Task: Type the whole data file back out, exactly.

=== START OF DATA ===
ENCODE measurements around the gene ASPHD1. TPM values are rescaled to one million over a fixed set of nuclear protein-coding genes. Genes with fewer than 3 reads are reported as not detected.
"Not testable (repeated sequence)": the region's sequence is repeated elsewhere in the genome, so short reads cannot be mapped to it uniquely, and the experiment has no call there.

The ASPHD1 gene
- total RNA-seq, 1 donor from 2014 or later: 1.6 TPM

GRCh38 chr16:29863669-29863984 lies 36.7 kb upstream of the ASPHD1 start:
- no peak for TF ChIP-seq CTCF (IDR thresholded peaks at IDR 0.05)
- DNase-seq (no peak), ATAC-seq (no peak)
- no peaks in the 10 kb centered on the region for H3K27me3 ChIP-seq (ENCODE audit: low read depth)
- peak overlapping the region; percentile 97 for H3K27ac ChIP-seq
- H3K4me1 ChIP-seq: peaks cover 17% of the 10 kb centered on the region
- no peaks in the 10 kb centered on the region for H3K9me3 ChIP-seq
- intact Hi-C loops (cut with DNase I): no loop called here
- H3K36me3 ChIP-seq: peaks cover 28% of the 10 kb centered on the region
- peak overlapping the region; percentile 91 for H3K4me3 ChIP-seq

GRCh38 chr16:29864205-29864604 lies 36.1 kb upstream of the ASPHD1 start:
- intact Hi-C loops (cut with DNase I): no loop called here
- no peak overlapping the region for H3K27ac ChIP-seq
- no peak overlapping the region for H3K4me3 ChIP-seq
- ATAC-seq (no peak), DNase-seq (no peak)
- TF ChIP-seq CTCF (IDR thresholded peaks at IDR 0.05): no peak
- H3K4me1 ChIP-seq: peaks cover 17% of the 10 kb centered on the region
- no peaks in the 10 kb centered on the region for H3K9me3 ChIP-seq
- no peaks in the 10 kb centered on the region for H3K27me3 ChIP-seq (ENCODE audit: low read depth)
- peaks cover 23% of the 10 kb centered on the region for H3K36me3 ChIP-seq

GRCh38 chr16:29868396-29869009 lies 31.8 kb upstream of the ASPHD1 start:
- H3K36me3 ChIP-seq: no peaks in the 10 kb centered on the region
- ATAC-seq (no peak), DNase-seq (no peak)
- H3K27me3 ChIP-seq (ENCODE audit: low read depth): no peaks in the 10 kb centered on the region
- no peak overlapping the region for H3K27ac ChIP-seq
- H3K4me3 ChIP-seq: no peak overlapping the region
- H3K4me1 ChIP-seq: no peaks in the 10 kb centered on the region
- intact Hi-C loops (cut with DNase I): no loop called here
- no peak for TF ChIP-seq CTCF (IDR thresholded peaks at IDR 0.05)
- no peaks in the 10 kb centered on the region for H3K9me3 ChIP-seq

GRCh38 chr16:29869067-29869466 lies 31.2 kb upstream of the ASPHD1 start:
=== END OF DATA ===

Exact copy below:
ENCODE measurements around the gene ASPHD1. TPM values are rescaled to one million over a fixed set of nuclear protein-coding genes. Genes with fewer than 3 reads are reported as not detected.
"Not testable (repeated sequence)": the region's sequence is repeated elsewhere in the genome, so short reads cannot be mapped to it uniquely, and the experiment has no call there.

The ASPHD1 gene
- total RNA-seq, 1 donor from 2014 or later: 1.6 TPM

GRCh38 chr16:29863669-29863984 lies 36.7 kb upstream of the ASPHD1 start:
- no peak for TF ChIP-seq CTCF (IDR thresholded peaks at IDR 0.05)
- DNase-seq (no peak), ATAC-seq (no peak)
- no peaks in the 10 kb centered on the region for H3K27me3 ChIP-seq (ENCODE audit: low read depth)
- peak overlapping the region; percentile 97 for H3K27ac ChIP-seq
- H3K4me1 ChIP-seq: peaks cover 17% of the 10 kb centered on the region
- no peaks in the 10 kb centered on the region for H3K9me3 ChIP-seq
- intact Hi-C loops (cut with DNase I): no loop called here
- H3K36me3 ChIP-seq: peaks cover 28% of the 10 kb centered on the region
- peak overlapping the region; percentile 91 for H3K4me3 ChIP-seq

GRCh38 chr16:29864205-29864604 lies 36.1 kb upstream of the ASPHD1 start:
- intact Hi-C loops (cut with DNase I): no loop called here
- no peak overlapping the region for H3K27ac ChIP-seq
- no peak overlapping the region for H3K4me3 ChIP-seq
- ATAC-seq (no peak), DNase-seq (no peak)
- TF ChIP-seq CTCF (IDR thresholded peaks at IDR 0.05): no peak
- H3K4me1 ChIP-seq: peaks cover 17% of the 10 kb centered on the region
- no peaks in the 10 kb centered on the region for H3K9me3 ChIP-seq
- no peaks in the 10 kb centered on the region for H3K27me3 ChIP-seq (ENCODE audit: low read depth)
- peaks cover 23% of the 10 kb centered on the region for H3K36me3 ChIP-seq

GRCh38 chr16:29868396-29869009 lies 31.8 kb upstream of the ASPHD1 start:
- H3K36me3 ChIP-seq: no peaks in the 10 kb centered on the region
- ATAC-seq (no peak), DNase-seq (no peak)
- H3K27me3 ChIP-seq (ENCODE audit: low read depth): no peaks in the 10 kb centered on the region
- no peak overlapping the region for H3K27ac ChIP-seq
- H3K4me3 ChIP-seq: no peak overlapping the region
- H3K4me1 ChIP-seq: no peaks in the 10 kb centered on the region
- intact Hi-C loops (cut with DNase I): no loop called here
- no peak for TF ChIP-seq CTCF (IDR thresholded peaks at IDR 0.05)
- no peaks in the 10 kb centered on the region for H3K9me3 ChIP-seq

GRCh38 chr16:29869067-29869466 lies 31.2 kb upstream of the ASPHD1 start: